Teen Suicide: A Difficult but Important Conversation

NSPL_LogoTeen deaths are not easy to talk about, especially violent and unexpected deaths. But in order to stop preventable teen deaths, we need to examine and understand the data. For a long time, accidents, homicides and suicides have been the leading causes of teen deaths in the United States, in that particular order. A different picture emerges when you break out the data by race and ethnicity, though. In 2014, 7 percent of the deaths of non-Hispanic Blacks ages 15-19 were due to suicide, while 42 percent of deaths were due to homicide. Contrast that with non-Hispanic Whites ages 15-19, for whom homicides accounted for only 3 percent of deaths, but suicide accounted for 25 percent.

New research shows that the national trend for teens overall has recently changed, with suicide now replacing homicide as the second-leading cause of death for 15-19 year-olds. Interestingly, the researchers found that the higher teen suicide rate was not due to more suicide attempts (which has remained flat), but by teens using more lethal methods in their attempts (such as suffocation). Lastly, they found that while male teens are still much more likely to die from suicide than female teens, the rise in the overall teen suicide rate is due to the rising rate for females.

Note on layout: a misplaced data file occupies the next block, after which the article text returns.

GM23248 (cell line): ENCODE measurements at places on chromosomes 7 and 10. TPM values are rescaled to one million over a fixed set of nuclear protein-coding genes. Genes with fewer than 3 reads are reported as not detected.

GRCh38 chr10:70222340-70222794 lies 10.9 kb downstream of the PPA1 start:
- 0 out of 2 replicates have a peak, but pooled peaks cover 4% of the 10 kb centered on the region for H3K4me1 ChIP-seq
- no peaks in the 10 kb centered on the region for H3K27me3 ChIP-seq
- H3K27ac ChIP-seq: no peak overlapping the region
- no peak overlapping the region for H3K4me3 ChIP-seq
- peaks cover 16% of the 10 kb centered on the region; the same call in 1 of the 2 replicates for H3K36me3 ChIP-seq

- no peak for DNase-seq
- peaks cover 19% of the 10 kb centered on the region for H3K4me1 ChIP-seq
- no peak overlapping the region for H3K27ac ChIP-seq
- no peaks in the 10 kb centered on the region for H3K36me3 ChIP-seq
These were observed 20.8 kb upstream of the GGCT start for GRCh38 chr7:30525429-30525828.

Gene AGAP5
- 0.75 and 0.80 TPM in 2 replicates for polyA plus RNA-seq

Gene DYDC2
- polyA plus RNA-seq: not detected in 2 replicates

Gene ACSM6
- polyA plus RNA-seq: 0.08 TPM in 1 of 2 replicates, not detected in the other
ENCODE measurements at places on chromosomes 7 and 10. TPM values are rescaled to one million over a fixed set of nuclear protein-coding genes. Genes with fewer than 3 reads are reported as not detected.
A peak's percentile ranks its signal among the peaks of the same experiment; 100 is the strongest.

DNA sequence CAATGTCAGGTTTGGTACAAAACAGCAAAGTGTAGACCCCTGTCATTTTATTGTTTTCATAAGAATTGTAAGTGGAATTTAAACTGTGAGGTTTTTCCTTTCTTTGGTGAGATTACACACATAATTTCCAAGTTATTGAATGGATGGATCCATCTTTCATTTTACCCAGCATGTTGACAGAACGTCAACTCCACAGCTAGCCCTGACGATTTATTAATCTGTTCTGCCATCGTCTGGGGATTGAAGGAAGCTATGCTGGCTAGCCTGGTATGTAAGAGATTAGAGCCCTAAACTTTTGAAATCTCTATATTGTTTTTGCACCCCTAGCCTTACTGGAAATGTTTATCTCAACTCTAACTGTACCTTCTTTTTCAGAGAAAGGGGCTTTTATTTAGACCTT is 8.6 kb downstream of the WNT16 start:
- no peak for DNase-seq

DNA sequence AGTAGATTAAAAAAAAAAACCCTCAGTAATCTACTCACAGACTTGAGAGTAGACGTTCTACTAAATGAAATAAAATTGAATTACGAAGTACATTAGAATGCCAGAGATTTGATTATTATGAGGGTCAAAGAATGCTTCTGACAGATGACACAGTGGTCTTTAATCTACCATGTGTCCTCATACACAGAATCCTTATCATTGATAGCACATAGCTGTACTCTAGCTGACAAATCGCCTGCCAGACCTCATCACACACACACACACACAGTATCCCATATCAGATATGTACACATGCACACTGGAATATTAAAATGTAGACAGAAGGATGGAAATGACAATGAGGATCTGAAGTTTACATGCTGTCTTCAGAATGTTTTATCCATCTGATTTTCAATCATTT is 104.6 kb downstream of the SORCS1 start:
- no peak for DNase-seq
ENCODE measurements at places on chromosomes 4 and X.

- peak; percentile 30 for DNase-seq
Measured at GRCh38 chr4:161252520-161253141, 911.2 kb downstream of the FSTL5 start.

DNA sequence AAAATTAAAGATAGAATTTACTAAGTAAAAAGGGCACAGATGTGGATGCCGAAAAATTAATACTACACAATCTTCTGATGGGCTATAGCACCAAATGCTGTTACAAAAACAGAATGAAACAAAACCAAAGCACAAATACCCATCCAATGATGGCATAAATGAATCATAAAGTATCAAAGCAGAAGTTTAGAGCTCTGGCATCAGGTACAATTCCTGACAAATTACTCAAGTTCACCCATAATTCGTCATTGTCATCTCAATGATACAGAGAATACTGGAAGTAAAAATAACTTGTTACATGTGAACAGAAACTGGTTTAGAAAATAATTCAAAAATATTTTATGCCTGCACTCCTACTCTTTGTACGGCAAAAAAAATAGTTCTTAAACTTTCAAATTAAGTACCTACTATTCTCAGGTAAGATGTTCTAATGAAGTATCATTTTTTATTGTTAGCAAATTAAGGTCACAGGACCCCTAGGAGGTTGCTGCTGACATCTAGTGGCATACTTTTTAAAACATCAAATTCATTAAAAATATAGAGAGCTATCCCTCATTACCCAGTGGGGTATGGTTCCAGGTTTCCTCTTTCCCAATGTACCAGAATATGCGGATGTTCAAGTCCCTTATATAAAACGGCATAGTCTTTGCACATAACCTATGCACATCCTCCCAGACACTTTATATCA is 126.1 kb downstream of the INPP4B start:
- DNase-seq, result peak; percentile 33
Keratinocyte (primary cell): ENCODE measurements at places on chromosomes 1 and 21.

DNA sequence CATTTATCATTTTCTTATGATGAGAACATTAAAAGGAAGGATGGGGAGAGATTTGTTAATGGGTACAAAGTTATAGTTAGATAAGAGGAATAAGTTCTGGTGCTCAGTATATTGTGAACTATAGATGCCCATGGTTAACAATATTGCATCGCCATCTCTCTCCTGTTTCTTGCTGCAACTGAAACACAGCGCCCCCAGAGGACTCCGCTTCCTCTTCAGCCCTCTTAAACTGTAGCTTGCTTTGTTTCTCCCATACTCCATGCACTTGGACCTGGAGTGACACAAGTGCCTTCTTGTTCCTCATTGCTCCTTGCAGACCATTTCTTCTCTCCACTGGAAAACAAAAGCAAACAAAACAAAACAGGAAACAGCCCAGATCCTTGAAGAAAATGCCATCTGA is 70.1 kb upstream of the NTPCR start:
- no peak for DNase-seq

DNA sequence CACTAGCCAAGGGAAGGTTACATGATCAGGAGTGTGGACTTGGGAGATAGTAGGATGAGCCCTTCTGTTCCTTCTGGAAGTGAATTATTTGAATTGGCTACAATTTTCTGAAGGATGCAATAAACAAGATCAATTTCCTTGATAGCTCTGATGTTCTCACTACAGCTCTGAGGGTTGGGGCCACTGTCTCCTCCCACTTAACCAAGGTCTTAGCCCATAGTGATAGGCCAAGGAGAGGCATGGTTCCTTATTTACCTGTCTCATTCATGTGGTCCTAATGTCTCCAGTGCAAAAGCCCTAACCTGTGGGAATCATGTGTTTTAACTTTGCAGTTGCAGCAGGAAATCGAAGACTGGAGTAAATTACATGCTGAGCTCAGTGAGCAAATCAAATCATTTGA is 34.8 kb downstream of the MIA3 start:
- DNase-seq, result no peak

When I read this report I immediately wondered if Kentucky data mirrored these nationwide findings. CDC data shows that in Kentucky, suicide has already been the second-leading cause of death for teens going back to at least 1999 (see chart below). The bad news/good news is that while the national teen suicide rate has increased slightly from 1999 to 2004, Kentucky’s rate has decreased, from 8.2 per 100,000 in 1999 to 7.4 per 100,000 in 2014. Kentucky has also not experienced a notable rise in female teen suicides, with males constituting 83 percent of teen suicides in 1999 and 86 percent in 2014.

teen suicide graph

Data can be used to inform outreach and prevention efforts, and Kentucky’s data show non-Hispanic White males make up the vast majority of teen suicides. Knowing the risk factors for teen suicide can also help target outreach and education, though the presence of a risk factor does not predict a suicide attempt.

Parents can help prevent youth suicide by talking openly and calmly with their kids about what they are experiencing and how they feel; knowing the warning signs; and not being afraid to ask their child if they’re thinking of attempting suicide. Louisville parents can attend a suicide prevention training hosted by JCPS on August 2nd from 6:30-7:30 p.m. at the Board of Education at 3332 Newburg Rd.

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